Cyber Security & Computer Forensics Expert Lee Neubecker and Data Privacy Expert Debbie Reynolds discuss recent efforts to pass legislation in the House and Senate that would hold telecommunication providers responsible for addressing the ever growing tide of robocalls disrupting consumers and businesses. Existing laws such as the Telephone Consumer Protection Act (TCPA) have proven effective in blocking off shore robocalls. VOIP technology allows for robocall centers to systematically dial U.S. consumers and businesses from beyond the legal reach of our court system. Popular spoofing techniques such as Neighborhood Calling often impersonate the first 6 digits of the call receiver’s phone number in the hope of enticing that call receiver to answer a call. Neubecker and Reynolds both share their frustrations with the current situation and are hopeful the U.S. Senate and the President will take immediate action to pass updated privacy legislation protecting us all from spam robocalls.
The transcript of the video follows:
Lee Neubecker: I’m here today with Debbie Reynolds. We’re going to be talking a little bit about robocall and some new legislation coming our way. Those annoying phone calls we all get on our cellphones.
Debbie Reynolds: That’s right.
Lee Neubecker: Have you gotten any calls where it’s the first six digits of your phone number?
Debbie Reynolds: Yes!
Lee Neubecker: That’s called “neighborhood calling”. And basically, what the bad guys are doing is that they’re using VOIP technology to spoof, and they’re plugging in any number. So they can actually impersonate people you know. But they do this because they think that it increases the likelihood that you’ll answer the phone. In fact, for me, when I see those first six digits, I’m not even going to answer it.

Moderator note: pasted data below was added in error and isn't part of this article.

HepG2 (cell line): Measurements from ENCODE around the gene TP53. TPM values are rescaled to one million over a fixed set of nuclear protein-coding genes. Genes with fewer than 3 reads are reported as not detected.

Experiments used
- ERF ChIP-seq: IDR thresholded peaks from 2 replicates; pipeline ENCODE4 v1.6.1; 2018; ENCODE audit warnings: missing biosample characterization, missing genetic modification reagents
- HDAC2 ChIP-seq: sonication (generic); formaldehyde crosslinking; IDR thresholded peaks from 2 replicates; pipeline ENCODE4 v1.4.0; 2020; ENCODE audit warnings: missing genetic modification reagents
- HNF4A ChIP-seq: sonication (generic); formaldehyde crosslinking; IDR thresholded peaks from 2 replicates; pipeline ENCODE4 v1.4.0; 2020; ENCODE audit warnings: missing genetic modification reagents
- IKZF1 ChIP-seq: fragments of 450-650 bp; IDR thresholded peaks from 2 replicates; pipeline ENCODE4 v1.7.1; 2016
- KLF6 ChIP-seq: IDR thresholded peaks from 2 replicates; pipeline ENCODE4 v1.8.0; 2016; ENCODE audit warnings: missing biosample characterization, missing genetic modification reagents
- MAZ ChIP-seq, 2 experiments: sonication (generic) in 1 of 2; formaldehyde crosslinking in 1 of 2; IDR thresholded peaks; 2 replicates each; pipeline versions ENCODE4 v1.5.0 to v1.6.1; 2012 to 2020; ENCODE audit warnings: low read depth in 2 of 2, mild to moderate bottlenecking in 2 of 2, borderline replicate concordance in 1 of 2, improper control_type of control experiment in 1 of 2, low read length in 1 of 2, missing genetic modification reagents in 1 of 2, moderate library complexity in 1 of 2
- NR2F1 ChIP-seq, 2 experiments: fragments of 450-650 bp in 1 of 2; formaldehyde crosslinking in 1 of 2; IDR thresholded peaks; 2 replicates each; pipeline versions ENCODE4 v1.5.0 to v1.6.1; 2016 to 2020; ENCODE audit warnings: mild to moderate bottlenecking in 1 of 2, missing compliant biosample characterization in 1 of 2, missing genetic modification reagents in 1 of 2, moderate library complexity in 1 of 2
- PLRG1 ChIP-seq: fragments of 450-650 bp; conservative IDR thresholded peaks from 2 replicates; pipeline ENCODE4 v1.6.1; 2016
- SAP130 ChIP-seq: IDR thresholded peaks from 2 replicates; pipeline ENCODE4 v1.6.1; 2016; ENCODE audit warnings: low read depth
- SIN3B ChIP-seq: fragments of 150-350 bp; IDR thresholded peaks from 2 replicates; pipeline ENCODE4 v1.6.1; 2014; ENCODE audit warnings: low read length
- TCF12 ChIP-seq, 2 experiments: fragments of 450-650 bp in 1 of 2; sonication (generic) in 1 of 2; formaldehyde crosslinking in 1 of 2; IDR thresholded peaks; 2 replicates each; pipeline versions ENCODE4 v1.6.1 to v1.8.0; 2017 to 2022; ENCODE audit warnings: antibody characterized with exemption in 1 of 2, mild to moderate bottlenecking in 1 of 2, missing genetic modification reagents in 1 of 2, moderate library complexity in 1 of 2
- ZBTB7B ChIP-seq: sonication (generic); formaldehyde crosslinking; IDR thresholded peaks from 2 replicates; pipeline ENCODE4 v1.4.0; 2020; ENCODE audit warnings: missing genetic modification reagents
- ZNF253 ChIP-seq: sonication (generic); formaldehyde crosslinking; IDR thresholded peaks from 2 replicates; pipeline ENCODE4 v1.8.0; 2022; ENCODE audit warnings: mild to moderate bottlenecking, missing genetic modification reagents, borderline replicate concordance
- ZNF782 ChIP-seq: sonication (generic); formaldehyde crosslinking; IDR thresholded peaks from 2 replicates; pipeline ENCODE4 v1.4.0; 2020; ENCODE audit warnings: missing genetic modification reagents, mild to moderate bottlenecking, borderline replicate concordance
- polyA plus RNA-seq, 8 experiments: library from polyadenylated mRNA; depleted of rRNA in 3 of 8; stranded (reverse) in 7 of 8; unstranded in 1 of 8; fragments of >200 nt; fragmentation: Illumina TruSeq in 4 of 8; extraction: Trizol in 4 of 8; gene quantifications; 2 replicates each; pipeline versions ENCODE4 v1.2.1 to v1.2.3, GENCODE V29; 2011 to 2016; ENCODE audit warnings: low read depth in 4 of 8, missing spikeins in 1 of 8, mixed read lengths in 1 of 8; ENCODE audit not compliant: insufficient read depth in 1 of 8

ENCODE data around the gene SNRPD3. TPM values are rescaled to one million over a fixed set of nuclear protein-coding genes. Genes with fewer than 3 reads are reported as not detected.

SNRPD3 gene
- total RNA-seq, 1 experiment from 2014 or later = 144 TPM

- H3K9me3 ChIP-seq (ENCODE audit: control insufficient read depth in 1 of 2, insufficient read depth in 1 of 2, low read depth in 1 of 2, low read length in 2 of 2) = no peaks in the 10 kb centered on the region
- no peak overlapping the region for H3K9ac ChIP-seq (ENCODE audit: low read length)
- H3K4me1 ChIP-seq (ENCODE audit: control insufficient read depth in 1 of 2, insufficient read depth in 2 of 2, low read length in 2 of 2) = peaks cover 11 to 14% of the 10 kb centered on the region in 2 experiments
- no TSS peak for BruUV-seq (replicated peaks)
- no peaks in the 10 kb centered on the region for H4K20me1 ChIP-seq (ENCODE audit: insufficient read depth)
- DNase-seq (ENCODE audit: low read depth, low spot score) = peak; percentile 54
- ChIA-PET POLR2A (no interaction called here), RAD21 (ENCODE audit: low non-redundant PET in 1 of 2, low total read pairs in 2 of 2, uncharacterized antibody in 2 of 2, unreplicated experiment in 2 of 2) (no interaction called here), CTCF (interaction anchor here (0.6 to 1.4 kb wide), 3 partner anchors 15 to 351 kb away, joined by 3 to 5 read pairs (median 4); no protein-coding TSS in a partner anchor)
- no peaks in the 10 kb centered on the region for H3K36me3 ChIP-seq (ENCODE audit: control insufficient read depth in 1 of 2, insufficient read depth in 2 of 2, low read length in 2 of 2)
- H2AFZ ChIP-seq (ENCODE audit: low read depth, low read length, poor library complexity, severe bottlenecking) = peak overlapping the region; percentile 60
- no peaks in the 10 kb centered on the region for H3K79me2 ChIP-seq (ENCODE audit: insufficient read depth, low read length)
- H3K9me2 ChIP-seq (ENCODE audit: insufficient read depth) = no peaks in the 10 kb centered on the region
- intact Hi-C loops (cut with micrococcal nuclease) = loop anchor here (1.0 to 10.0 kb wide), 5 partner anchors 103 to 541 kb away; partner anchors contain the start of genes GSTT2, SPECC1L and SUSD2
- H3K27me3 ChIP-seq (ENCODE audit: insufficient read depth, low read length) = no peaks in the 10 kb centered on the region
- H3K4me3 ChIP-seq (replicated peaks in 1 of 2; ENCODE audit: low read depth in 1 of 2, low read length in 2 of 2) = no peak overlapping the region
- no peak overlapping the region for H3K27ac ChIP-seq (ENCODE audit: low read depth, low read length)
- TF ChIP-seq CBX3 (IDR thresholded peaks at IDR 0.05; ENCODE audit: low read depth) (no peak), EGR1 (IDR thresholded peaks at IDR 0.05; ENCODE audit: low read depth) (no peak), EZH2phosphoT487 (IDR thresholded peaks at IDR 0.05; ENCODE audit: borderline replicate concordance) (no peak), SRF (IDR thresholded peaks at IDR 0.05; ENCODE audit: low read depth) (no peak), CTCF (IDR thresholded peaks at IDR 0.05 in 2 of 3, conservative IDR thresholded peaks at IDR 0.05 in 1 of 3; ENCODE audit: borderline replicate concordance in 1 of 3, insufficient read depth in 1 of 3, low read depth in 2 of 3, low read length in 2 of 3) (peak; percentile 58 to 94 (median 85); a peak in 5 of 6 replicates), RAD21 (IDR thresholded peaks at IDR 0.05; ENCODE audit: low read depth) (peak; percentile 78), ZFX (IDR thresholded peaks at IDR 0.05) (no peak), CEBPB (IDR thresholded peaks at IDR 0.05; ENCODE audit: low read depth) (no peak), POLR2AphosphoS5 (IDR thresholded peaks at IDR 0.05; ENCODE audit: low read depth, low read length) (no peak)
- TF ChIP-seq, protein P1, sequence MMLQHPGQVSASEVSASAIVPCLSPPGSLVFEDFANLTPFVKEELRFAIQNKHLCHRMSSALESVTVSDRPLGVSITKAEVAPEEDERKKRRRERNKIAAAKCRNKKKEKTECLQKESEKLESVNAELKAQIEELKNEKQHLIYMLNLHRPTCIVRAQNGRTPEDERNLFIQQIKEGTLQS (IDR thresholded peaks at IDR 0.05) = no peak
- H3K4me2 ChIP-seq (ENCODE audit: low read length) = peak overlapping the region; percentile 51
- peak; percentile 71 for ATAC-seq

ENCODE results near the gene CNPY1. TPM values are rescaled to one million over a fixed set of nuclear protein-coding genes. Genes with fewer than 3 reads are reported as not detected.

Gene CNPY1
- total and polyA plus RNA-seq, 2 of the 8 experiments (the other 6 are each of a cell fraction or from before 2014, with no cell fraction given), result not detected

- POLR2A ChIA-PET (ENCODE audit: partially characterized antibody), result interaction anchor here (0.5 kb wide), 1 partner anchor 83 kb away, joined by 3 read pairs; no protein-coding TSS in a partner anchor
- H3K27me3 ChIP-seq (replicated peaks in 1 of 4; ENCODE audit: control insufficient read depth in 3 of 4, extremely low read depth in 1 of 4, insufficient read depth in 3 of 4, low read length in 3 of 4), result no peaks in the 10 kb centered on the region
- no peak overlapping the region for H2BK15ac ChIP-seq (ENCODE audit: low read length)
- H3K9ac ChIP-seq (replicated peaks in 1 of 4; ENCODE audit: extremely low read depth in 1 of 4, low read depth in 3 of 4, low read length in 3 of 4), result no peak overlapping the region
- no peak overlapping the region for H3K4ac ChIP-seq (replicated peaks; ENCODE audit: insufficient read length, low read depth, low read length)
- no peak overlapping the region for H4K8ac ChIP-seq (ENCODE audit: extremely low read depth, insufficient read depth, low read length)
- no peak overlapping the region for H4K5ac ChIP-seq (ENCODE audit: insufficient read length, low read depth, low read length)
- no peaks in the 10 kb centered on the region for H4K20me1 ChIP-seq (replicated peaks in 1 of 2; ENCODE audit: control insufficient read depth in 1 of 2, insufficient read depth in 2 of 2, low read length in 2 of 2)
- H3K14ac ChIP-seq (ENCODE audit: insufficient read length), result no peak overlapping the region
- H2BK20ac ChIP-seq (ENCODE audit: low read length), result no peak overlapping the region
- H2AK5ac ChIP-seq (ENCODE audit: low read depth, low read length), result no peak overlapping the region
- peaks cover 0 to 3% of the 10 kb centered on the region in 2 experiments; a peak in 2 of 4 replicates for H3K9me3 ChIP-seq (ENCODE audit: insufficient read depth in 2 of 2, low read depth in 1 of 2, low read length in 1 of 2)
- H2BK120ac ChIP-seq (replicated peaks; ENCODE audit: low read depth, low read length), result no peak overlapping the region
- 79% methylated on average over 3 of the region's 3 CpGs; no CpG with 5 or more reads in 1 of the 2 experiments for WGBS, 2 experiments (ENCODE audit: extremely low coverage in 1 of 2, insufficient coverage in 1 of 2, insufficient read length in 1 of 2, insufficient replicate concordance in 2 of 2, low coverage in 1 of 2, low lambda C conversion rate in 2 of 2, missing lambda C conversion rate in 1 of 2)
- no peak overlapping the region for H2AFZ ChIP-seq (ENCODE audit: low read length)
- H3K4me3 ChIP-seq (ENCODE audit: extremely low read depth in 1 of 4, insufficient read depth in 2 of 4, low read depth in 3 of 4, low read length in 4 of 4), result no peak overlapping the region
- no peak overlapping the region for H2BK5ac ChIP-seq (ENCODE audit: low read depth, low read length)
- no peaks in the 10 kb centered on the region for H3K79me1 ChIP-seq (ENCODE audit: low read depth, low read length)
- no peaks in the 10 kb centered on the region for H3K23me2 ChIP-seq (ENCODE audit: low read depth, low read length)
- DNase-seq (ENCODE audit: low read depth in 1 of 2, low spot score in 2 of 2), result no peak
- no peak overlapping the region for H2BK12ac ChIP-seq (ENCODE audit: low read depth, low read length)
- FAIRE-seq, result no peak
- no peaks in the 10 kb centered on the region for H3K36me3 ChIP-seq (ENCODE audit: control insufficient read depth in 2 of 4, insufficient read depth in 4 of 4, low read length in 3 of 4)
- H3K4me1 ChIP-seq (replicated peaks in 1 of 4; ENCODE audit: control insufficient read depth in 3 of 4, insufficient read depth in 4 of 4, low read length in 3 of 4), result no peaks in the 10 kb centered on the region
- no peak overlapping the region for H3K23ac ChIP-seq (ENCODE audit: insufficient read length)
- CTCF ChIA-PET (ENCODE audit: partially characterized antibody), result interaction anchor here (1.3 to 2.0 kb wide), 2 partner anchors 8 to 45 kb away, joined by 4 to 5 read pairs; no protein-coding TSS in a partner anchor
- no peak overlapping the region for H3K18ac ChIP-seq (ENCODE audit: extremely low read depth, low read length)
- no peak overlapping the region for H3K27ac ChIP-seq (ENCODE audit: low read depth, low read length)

Debbie Reynolds: Oh, absolutely. Absolutely. It’s wrong or what now?
Lee Neubecker: One of the big problems we have is no one’s taking accountability for this. I heard AT&T is trying to force some authentication mechanisms, but there needs to be some more teeth on this so that people can’t just impersonate phone numbers, or we’ll never get through this.
Debbie Reynolds: Absolutely, absolutely. Actually, so, thankfully this law passed, right?
Lee Neubecker: Well, it’s going through. It passed under the House, overwhelmingly
Debbie Reynolds: Overwhelming, yeah.
Lee Neubecker: They’re hoping that… It said it could happen by 2020, perhaps?
Debbie Reynolds: Okay, that’d be good.
Lee Neubecker: But it’s got to… I think they have to reconcile the two bills, the House and senate, and then the President has to sign it. But by the show of votes, I think everyone’s in favor of let’s tackle all these annoying robocalls.
Debbie Reynolds: Absolutely. So the FCC, they really made a lot of headway many years ago on the Do Not Call Registry, so this will be sort of another layer to that, that the FCC is sort of looking at. I don’t know about you, but I’m very annoyed when I get robocalls, so I’m not happy about this. Maybe it will happen after the election, because the election, people like to be robocalled.
Lee Neubecker: I get tons of calls from people wanting to lend me money, They will ring my phone once and then it will hit my voicemail. This woman keeps calling, saying, I want to speak to you. It’s like, and it’s not even a real person, It’s all automated. It’s annoying.
Debbie Reynolds: Oh, my goodness. Well, one interesting thing about the law, or the one that they’re anticipating, or trying to pass, that I haven’t seen in other laws like this, they’re trying to force companies to create technology, to be able to tell a robocall.
Lee Neubecker: The carriers need to enforce it. The carriers have to stop allowing unsecured VOIP to impersonate calls.
Debbie Reynolds: Right. The House does not allow it, but they specifically said they have to create, if it does exist, they have to create some technology to make sure they can tell a robocall from a normal call?
Lee Neubecker: It’s basically like, we’re going to block any call that isn’t using a means of identity verification. Right now, it’s about a bust.
Debbie Reynolds: And they can’t charge for it, so it’s not like an extra fee. I’m sure what’ll happen is they’ll do you another fee and then call it something else, but it’ll be probably just robocalls.
Lee Neubecker: The act also increased the penalty. Current legislation, the TCPA, the Telephone Consumer Protection Act, dealt with spam faxes, calls, and what-not, but the robocall act is going to produce penalties I think to ten thousand dollars each.
Debbie Reynolds: Per incident.
Lee Neubecker: Per incident.